A life that led to pots

Today I will stay home and try to write a few words about the pots and I how I came to be making them, but the truth is I’d rather let the pots speak for themselves and spend my day in the studio with the clay. Words and I have a history. They were once my medium in the days when I used to make radio programmes at the BBC Natural History Unit.

Alongside the film makers we radio makers dedicated ourselves to sharing the stories and the beauty of Nature, but over many years I became aware of a gap left by both the words and the pictures.  For all the creativity and artistry, nothing could elicit in the listener what I loved most about the natural world, that quiet sense of presence that comes from stopping for a moment and inhaling the essence of a wild place – the experience of simply being in Nature. I could talk about it, but I couldn’t evoke the same feeling for the listener, and that was increasingly what I wanted to do. So with gratitude for many wonderful times and great admiration for the wordsmiths and film-makers I began to explore other media.

gs with monarch butterflies for BBC Radio. Mexico 2008

After radio I retrained and made landscape-inspired furniture for a living and landscape paintings for myself. The underlying question behind both was whether I could simplify what I saw in the natural world into abstract forms and images that would do a better job than words of conveying the peace of being in nature.

landscape cabinet. painted ply, English ash gs 2015
a bowl of water and light. acrylics on canvas. gs 2017

Looking back I would say… maybe… sometimes.  I had fun and I still like some of the work, but the obsessive focus on sharing “my” experience had become painfully introspective and intense and had replaced the simple pleasure of being in nature – the very thing I wanted to share. 

Then, thanks to some alchemical combination of Yorkshire Dales, Barbara Hepworth’s sculptures, Sean Scully’s paintings, and an urge that came from who knows where.. along came clay.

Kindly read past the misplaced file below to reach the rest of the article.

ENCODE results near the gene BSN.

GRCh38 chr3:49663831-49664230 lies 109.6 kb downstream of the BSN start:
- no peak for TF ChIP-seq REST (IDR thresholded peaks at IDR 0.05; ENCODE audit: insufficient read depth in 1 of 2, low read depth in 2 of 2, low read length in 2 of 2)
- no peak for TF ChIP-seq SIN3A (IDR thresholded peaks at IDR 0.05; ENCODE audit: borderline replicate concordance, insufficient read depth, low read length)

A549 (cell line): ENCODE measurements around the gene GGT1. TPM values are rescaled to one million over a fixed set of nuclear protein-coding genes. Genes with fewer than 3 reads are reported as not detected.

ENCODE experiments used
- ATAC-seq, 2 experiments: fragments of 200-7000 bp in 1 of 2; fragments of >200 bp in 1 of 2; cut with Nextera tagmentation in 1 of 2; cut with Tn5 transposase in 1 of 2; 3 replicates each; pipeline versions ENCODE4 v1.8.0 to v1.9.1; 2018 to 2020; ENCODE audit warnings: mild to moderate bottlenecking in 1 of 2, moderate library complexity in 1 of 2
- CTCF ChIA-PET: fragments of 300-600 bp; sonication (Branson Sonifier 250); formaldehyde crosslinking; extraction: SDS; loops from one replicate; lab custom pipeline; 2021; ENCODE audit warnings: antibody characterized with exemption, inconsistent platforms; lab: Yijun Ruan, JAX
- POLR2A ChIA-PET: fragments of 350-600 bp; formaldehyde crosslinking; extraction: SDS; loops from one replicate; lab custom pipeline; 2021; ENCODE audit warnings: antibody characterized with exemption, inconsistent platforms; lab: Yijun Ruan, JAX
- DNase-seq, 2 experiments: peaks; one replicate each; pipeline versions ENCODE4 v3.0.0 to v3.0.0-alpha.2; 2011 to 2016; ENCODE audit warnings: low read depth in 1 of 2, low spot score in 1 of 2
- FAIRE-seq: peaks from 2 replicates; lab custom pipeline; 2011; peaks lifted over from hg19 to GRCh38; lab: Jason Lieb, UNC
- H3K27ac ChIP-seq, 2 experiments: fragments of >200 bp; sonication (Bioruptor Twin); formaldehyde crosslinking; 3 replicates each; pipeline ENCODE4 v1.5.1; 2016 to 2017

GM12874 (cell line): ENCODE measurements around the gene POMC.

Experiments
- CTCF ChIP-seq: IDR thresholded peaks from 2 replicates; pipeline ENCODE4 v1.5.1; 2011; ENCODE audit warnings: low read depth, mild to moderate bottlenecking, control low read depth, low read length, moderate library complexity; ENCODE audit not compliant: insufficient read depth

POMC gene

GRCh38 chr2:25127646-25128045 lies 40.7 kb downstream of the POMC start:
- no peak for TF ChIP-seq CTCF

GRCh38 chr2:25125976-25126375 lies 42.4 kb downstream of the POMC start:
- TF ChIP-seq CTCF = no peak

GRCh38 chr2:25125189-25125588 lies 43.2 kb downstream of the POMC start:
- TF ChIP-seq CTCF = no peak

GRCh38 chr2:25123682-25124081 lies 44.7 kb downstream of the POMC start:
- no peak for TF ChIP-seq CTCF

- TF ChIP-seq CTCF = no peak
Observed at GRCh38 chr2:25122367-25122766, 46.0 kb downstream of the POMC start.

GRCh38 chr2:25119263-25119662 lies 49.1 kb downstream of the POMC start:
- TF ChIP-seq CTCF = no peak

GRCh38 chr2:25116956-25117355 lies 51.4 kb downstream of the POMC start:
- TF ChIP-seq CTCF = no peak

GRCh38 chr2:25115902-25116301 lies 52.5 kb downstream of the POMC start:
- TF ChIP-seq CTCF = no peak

Before long I had a bag of buff stoneware and a borrowed kiln and I began making pots.  It was like coming home.  Clay calmed my mind, delighted my hands, and made visceral sense to me. The slowness of hand building gave time for an idea to grow and develop, and the forms of the pots seemed to emerge from my experiences of the natural world without effort or intension or obsession.  

first coil-built pot. buff stoneware and oxides. gs 2018

Since then there have been many experiments with forms, clays, slips and glazes.  I moved from making at home to a shared studio and now to a studio of my own. I think the work will always evolve. I’m not good at repetition and there are always new ideas and possibilities that it is my nature to explore.  But by letting the work happen more of its own accord, by making for the love of making rather than with some intension to communicate, and by letting my hands and mind do more of what is natural to them I find qualities that connect the pots to each other and to the creative past… shapes and surfaces that hark back to the painting and furniture days, and ways of working and observing that began during the radio days.

pebble forms. stoneware, oxide slip, tin glaze. gs 2022


So for me the pots are a wordless expression of a life of nature-inspired creativity.  On a good day I take myself to the studio, the clay brings its potential, some recent experience or found object triggers an idea, and together we dance a dance of animate and inanimate, internal and external, of suggesting and responding, shaping and listening, and all with that quiet sense of presence that can be found, I now realise, not just in nature, but also in the moment of making.  So what I once tried to express through the work I now find at the heart of the making process.  

I hope you enjoy the results. Maybe they’ll speak to you, but these days, happily for me, what they say is out of my hands.

gs inits on website cream